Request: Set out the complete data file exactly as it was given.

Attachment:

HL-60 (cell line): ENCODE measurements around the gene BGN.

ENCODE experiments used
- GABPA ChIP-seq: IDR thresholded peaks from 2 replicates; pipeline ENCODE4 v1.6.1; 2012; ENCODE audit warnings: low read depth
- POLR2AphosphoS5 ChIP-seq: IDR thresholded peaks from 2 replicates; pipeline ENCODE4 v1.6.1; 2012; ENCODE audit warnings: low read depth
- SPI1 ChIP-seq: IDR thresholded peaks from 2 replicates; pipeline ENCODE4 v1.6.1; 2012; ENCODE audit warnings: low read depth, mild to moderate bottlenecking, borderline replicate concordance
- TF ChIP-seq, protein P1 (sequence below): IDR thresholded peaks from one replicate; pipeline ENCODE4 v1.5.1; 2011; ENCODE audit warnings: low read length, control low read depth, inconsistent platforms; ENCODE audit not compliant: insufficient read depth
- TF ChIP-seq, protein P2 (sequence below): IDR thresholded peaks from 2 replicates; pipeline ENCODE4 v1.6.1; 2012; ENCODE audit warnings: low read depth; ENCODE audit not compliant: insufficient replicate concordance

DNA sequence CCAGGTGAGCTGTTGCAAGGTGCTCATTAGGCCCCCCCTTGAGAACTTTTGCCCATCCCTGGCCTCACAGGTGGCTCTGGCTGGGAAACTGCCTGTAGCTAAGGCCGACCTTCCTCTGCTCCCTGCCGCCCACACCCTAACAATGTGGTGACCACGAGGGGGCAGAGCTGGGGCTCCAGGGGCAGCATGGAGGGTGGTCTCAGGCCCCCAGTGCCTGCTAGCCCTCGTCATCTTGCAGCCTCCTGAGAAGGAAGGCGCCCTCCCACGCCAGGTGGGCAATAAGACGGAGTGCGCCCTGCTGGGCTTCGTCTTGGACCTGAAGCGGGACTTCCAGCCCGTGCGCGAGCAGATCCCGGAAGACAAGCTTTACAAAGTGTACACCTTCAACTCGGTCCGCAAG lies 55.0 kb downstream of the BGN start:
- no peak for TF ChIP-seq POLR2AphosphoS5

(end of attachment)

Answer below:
HL-60 (cell line): ENCODE measurements around the gene BGN.

ENCODE experiments used
- GABPA ChIP-seq: IDR thresholded peaks from 2 replicates; pipeline ENCODE4 v1.6.1; 2012; ENCODE audit warnings: low read depth
- POLR2AphosphoS5 ChIP-seq: IDR thresholded peaks from 2 replicates; pipeline ENCODE4 v1.6.1; 2012; ENCODE audit warnings: low read depth
- SPI1 ChIP-seq: IDR thresholded peaks from 2 replicates; pipeline ENCODE4 v1.6.1; 2012; ENCODE audit warnings: low read depth, mild to moderate bottlenecking, borderline replicate concordance
- TF ChIP-seq, protein P1 (sequence below): IDR thresholded peaks from one replicate; pipeline ENCODE4 v1.5.1; 2011; ENCODE audit warnings: low read length, control low read depth, inconsistent platforms; ENCODE audit not compliant: insufficient read depth
- TF ChIP-seq, protein P2 (sequence below): IDR thresholded peaks from 2 replicates; pipeline ENCODE4 v1.6.1; 2012; ENCODE audit warnings: low read depth; ENCODE audit not compliant: insufficient replicate concordance

DNA sequence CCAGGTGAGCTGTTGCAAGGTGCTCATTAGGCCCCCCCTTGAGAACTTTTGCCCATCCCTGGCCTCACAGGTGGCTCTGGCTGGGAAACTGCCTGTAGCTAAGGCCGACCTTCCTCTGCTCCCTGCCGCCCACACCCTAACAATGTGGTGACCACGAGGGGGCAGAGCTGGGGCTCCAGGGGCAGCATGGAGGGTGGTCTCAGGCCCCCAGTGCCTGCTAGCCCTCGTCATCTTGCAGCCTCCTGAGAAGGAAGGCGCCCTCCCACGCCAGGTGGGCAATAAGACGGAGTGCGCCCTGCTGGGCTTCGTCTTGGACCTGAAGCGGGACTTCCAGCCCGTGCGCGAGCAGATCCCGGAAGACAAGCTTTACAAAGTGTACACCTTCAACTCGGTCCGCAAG lies 55.0 kb downstream of the BGN start:
- no peak for TF ChIP-seq POLR2AphosphoS5